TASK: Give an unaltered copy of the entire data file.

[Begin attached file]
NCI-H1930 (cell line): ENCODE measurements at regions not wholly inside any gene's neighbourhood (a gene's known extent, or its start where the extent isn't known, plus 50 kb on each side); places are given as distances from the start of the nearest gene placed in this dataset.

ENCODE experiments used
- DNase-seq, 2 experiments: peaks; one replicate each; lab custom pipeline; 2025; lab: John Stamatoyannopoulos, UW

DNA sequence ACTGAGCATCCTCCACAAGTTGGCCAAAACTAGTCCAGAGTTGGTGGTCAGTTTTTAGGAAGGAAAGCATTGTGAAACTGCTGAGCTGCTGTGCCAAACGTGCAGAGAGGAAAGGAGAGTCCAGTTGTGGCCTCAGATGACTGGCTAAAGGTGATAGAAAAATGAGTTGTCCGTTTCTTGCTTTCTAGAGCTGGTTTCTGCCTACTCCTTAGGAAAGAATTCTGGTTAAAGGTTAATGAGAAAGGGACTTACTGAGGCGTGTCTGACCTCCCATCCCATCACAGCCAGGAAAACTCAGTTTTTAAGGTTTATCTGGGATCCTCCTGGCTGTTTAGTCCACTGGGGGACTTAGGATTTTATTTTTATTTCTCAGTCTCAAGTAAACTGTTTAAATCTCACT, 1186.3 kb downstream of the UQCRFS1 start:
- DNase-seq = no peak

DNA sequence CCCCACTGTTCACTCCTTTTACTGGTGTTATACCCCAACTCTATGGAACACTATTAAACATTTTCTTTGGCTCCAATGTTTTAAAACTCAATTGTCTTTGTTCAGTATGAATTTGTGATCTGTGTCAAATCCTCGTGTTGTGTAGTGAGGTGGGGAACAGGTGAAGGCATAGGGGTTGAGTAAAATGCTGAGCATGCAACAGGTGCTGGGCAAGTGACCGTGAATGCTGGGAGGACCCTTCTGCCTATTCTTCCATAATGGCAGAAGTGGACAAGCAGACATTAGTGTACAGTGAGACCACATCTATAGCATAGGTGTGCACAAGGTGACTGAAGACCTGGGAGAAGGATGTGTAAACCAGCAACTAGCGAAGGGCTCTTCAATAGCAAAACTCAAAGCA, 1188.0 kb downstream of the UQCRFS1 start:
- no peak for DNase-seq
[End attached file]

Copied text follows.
NCI-H1930 (cell line): ENCODE measurements at regions not wholly inside any gene's neighbourhood (a gene's known extent, or its start where the extent isn't known, plus 50 kb on each side); places are given as distances from the start of the nearest gene placed in this dataset.

ENCODE experiments used
- DNase-seq, 2 experiments: peaks; one replicate each; lab custom pipeline; 2025; lab: John Stamatoyannopoulos, UW

DNA sequence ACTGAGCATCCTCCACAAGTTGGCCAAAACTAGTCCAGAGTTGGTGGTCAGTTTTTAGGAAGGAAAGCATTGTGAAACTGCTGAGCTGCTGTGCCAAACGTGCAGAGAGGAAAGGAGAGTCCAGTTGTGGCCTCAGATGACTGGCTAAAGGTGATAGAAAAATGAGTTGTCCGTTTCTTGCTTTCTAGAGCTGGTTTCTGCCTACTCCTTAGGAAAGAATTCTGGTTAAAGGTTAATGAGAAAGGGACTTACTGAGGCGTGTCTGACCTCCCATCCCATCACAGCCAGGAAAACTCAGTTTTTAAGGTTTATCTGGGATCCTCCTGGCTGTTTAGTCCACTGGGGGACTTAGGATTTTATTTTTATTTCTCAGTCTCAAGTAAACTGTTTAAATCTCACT, 1186.3 kb downstream of the UQCRFS1 start:
- DNase-seq = no peak

DNA sequence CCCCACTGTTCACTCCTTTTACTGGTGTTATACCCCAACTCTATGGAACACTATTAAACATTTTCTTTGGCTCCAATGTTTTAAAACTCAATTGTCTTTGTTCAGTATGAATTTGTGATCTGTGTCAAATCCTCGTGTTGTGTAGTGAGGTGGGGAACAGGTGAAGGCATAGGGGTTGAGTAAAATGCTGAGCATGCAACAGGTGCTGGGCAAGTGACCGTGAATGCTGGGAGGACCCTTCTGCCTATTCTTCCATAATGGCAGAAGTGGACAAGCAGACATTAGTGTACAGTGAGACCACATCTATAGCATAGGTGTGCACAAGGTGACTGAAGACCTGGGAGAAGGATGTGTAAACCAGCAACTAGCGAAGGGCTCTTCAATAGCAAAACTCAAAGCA, 1188.0 kb downstream of the UQCRFS1 start:
- no peak for DNase-seq